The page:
Wednesday 12 May 2021
Level crossing safety plea after train’s near miss with jogger
A safety video has been launched to remind level crossing users to always stop, look and listen after a jogger wearing headphones came within seconds of being hit by a train.
Network Rail today (Wednesday 12 May) released the reminder to walkers and joggers about the dangers of crossing the railway - particularly in rural areas.
It’s after a shocking near miss at Ridgeway Path level crossing in Princes Risborough last November.
The crossing is located on the Chiltern main line. It is used by freight services as well as high speed trains travelling between Birmingham and London.
The jogger failed to remove their earphones before running across the track - forcing a Chiltern Railways train to apply its emergency brakes.
The careless runner was approximately five seconds from being hit by the London to Oxford service.
Rhys Evans, level crossing manager at Network Rail, said: “We want this new video to illustrate how to use level crossings properly, and the risks you take if you don’t. No matter how well you think you know a crossing, all users must stop, look and listen every single time they cross the railway.
“It would be easy to believe that level crossings in more rural areas would be less dangerous, but all crossings must be approached with the same caution, especially as we look to enjoy our countryside trails and crossings more often as summer approaches.”
Ian Hyde, engineering and safety director at Chiltern Railways, said: “Trains run frequently on the Chiltern network and the safe use of level crossings is critical to protect pedestrians who need to cross the railway as well as customers onboard our trains. Near-misses leave drivers feeling very shaken and we would urge people to please respect the railway and when crossing, follow the instructions and remain vigilant at all times. This near miss, but for a few seconds, could have had far worse consequences.”
The new safety video has been launched as summer approaches in partnership with the Ridgeway National Trail.
Hazel Thomas, principal advisor for National Trails at Natural England, said: “The National Trails offer some of the easiest means of accessing the countryside and enjoying the outdoors. As they are long distance trails, they do on occasion need to cross operational railway lines.
“We welcome all efforts to ensure users of the trails have a safe and enjoyable experience.”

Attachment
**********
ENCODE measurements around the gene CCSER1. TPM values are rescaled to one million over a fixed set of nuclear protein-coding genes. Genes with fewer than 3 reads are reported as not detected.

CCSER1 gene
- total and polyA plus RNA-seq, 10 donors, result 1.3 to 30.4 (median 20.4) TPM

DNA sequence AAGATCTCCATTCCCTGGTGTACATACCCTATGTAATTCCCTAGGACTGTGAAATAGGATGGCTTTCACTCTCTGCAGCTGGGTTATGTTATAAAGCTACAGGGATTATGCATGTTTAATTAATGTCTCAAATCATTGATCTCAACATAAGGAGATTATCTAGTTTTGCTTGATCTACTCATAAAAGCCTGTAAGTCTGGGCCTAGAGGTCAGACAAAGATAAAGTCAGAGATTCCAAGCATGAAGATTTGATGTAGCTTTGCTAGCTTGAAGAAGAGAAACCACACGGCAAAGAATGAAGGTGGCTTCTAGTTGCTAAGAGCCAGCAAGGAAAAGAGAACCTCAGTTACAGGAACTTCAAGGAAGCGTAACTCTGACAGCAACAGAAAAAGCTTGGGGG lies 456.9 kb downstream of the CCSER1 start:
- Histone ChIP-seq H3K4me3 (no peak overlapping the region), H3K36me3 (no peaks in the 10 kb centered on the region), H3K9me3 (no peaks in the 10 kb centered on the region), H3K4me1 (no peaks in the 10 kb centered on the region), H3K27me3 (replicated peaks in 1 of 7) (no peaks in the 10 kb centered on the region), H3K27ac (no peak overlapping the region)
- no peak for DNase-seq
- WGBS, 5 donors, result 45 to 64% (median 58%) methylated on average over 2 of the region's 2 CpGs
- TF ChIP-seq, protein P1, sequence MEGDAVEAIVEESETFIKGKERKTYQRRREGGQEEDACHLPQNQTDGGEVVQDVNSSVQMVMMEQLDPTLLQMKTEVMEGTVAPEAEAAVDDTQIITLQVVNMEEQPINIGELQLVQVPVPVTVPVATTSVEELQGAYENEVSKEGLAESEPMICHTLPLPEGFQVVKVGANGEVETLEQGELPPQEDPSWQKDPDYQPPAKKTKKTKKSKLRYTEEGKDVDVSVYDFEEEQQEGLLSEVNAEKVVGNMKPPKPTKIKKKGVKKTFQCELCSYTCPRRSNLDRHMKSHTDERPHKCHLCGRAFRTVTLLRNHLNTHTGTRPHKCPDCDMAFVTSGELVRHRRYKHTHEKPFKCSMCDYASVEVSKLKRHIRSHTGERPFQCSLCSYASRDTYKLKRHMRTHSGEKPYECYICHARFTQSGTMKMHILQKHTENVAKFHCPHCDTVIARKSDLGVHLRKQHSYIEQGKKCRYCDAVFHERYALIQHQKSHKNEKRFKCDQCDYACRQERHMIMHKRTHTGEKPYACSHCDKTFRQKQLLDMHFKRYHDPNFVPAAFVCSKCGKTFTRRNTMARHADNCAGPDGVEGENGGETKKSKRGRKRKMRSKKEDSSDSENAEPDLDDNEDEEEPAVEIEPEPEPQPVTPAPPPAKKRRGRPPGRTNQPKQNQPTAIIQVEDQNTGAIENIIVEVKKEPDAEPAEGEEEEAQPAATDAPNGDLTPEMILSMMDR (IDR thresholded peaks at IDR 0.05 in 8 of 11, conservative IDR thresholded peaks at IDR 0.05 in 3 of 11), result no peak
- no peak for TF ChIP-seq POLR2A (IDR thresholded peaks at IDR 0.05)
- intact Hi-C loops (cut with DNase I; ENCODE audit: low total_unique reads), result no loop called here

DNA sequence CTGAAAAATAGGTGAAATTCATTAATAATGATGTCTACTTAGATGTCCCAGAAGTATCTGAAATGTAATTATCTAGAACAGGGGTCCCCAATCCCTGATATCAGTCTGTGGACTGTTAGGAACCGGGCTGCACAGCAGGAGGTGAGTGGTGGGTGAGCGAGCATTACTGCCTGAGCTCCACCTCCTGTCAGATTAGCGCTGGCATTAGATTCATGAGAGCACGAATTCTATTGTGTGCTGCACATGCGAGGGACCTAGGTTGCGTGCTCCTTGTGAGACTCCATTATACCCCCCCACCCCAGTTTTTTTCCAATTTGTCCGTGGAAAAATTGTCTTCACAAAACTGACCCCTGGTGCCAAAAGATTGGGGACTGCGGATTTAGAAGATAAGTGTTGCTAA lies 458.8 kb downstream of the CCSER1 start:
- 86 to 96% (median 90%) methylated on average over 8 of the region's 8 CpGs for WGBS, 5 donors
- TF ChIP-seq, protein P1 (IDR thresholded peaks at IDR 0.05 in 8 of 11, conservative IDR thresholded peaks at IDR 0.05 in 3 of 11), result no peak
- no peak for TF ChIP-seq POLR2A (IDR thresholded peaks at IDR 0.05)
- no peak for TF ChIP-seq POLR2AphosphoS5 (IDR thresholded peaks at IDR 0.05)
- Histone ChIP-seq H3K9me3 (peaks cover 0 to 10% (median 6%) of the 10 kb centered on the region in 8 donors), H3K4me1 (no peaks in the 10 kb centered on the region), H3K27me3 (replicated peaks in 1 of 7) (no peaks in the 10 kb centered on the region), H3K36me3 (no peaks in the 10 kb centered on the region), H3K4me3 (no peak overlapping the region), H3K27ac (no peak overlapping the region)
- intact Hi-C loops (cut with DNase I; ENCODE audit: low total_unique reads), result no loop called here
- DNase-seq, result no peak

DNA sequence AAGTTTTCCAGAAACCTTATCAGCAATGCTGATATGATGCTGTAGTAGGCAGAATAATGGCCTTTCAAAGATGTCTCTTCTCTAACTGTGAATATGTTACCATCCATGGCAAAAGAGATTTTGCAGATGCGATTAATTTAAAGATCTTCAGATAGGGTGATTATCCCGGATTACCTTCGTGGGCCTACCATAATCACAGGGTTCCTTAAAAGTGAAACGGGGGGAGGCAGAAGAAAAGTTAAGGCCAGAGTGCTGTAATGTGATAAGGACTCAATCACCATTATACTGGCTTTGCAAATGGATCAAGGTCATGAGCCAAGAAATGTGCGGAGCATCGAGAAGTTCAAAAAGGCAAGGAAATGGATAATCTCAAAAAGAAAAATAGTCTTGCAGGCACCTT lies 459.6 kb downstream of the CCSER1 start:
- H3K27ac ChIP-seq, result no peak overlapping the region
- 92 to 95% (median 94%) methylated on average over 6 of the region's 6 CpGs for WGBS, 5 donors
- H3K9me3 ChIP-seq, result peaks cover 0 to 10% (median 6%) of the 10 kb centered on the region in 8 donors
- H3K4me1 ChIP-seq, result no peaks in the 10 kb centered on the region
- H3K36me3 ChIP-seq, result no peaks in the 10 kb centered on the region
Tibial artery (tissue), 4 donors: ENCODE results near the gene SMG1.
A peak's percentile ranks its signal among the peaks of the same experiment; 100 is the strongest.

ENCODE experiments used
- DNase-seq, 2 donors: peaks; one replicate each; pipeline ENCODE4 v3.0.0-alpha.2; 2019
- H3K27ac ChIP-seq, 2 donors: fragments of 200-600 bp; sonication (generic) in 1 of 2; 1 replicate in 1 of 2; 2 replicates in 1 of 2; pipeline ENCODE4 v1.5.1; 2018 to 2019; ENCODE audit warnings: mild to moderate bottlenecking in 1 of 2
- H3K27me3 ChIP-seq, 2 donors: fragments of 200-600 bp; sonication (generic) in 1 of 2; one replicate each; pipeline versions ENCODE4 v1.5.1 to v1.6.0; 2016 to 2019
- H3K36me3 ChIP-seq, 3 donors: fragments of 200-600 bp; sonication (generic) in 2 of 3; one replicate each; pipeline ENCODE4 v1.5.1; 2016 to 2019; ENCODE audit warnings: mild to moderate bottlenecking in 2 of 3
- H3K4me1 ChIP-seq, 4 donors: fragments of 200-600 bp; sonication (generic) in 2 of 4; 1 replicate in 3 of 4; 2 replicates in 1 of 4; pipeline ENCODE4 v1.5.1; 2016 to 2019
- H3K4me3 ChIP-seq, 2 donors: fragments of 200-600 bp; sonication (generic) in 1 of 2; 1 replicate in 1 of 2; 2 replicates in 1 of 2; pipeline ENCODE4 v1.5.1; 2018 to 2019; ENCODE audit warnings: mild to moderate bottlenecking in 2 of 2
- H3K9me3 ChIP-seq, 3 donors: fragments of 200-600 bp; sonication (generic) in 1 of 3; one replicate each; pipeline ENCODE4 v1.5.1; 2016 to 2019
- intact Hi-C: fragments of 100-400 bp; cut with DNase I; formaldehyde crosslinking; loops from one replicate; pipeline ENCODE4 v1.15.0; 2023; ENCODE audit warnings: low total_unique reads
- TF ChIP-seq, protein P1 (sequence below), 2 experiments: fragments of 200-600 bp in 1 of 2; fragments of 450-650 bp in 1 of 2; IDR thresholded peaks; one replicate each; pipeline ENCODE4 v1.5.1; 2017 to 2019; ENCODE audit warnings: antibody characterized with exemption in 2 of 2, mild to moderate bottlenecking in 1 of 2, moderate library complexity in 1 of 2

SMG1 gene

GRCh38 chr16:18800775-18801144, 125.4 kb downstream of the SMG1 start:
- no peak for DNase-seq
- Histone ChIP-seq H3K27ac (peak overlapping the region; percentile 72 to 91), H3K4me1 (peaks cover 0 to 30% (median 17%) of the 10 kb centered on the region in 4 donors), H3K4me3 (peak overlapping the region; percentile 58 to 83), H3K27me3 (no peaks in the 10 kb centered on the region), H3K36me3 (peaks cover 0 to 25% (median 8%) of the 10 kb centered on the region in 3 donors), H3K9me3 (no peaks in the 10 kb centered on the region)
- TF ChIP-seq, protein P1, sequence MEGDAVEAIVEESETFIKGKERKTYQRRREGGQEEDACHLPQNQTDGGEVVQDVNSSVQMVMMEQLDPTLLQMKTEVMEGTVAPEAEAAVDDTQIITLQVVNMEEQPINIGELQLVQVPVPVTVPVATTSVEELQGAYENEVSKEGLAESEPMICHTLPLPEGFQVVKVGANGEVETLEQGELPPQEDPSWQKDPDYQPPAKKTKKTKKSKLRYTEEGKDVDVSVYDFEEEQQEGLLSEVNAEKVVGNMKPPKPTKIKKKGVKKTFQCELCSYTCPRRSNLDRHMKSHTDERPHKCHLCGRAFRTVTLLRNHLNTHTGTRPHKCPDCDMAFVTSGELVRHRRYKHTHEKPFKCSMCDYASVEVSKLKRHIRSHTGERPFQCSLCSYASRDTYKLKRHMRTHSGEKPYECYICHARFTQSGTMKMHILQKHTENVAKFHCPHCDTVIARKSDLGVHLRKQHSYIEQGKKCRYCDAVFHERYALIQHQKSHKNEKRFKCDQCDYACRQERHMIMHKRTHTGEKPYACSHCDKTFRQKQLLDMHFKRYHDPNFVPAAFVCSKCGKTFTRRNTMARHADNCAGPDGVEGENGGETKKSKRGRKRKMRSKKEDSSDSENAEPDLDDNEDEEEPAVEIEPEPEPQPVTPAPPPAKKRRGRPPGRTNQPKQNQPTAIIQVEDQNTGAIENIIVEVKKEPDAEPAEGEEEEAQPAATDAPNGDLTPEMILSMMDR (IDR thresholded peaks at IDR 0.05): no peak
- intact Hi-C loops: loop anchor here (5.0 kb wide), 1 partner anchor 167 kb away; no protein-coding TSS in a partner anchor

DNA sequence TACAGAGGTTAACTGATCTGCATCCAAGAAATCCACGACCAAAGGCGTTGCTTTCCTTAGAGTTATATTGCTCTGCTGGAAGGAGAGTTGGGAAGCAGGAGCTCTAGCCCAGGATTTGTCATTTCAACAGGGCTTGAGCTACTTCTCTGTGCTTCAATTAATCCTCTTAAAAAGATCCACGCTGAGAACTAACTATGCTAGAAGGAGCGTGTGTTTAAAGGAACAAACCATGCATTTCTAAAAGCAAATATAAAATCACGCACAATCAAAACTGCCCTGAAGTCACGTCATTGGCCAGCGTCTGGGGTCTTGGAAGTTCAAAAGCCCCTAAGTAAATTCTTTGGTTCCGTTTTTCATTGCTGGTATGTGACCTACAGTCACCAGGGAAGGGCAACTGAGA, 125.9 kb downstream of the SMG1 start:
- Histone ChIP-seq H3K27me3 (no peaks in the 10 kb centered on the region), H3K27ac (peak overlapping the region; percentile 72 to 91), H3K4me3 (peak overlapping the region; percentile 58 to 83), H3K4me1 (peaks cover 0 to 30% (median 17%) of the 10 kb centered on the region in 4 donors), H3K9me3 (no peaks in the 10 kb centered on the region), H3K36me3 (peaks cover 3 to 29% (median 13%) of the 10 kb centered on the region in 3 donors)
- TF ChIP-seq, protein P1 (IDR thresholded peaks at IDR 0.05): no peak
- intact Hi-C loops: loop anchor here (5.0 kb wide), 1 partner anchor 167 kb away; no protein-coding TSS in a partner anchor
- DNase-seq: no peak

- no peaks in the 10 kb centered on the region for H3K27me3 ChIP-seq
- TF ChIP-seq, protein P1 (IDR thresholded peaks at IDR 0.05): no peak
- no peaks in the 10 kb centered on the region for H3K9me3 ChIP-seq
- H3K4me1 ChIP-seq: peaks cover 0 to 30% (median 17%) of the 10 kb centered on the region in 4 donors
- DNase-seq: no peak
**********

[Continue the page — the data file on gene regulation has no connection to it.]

With bumper numbers expected to staycation this year, it aims to educate level crossing users on how to cross the railway safely – especially if on holiday in unfamiliar areas.
Joanne Taylor, rights of way team leader at Buckinghamshire Council, said: “Buckinghamshire has a fantastic network of over 2000 miles of public rights of way across some of the most beautiful parts of the county.
“While we encourage people to make full use of our paths for exercise and recreation, please be extra alert where they cross railway lines, roads or other obstacles.
“Thankfully no one was injured in this particular case, however just taking that bit of extra care will mean everyone can enjoy walking and exploring safely.”
For more information and resources on how to use all types of level crossings safely, visit the Network Rail website: https://www.networkrail.co.uk/communities/safety-in-the-community/level-crossing-safety/
Notes to Editors
Notes to editors
*Ridgeway level crossing is located on the popular The Ridgeway National Trail.
Popularly known as “Britain’s oldest road”, the trail follows the same route over high ground used since prehistoric times by travellers, herdsmen and soldiers.
How to use level crossings safely as a pedestrian:
- Concentrate – it’s easy to get distracted, especially by phones, music and conversation.
- Stop, look and listen. Follow signs and instructions.
- Check both ways before crossing – if there is a train coming, don’t cross.
- Understand the warnings (lights, barriers, alarms). Visit level crossings for pedestrians to find out more.
Passengers / community members
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About Network Rail
We own, operate and develop Britain's railway infrastructure; that's 20,000 miles of track, 30,000 bridges, tunnels and viaducts and the thousands of signals, level crossings and stations. We run 20 of the UK's largest stations while all the others, over 2,500, are run by the country's train operating companies.
Usually, there are almost five million journeys made in the UK and over 600 freight trains run on the network. People depend on Britain's railway for their daily commute, to visit friends and loved ones and to get them home safe every day. Our role is to deliver a safe and reliable railway, so we carefully manage and deliver thousands of projects every year that form part of the multi-billion pound Railway Upgrade Plan, to grow and expand the nation's railway network to respond to the tremendous growth and demand the railway has experienced - a doubling of passenger journeys over the past 20 years.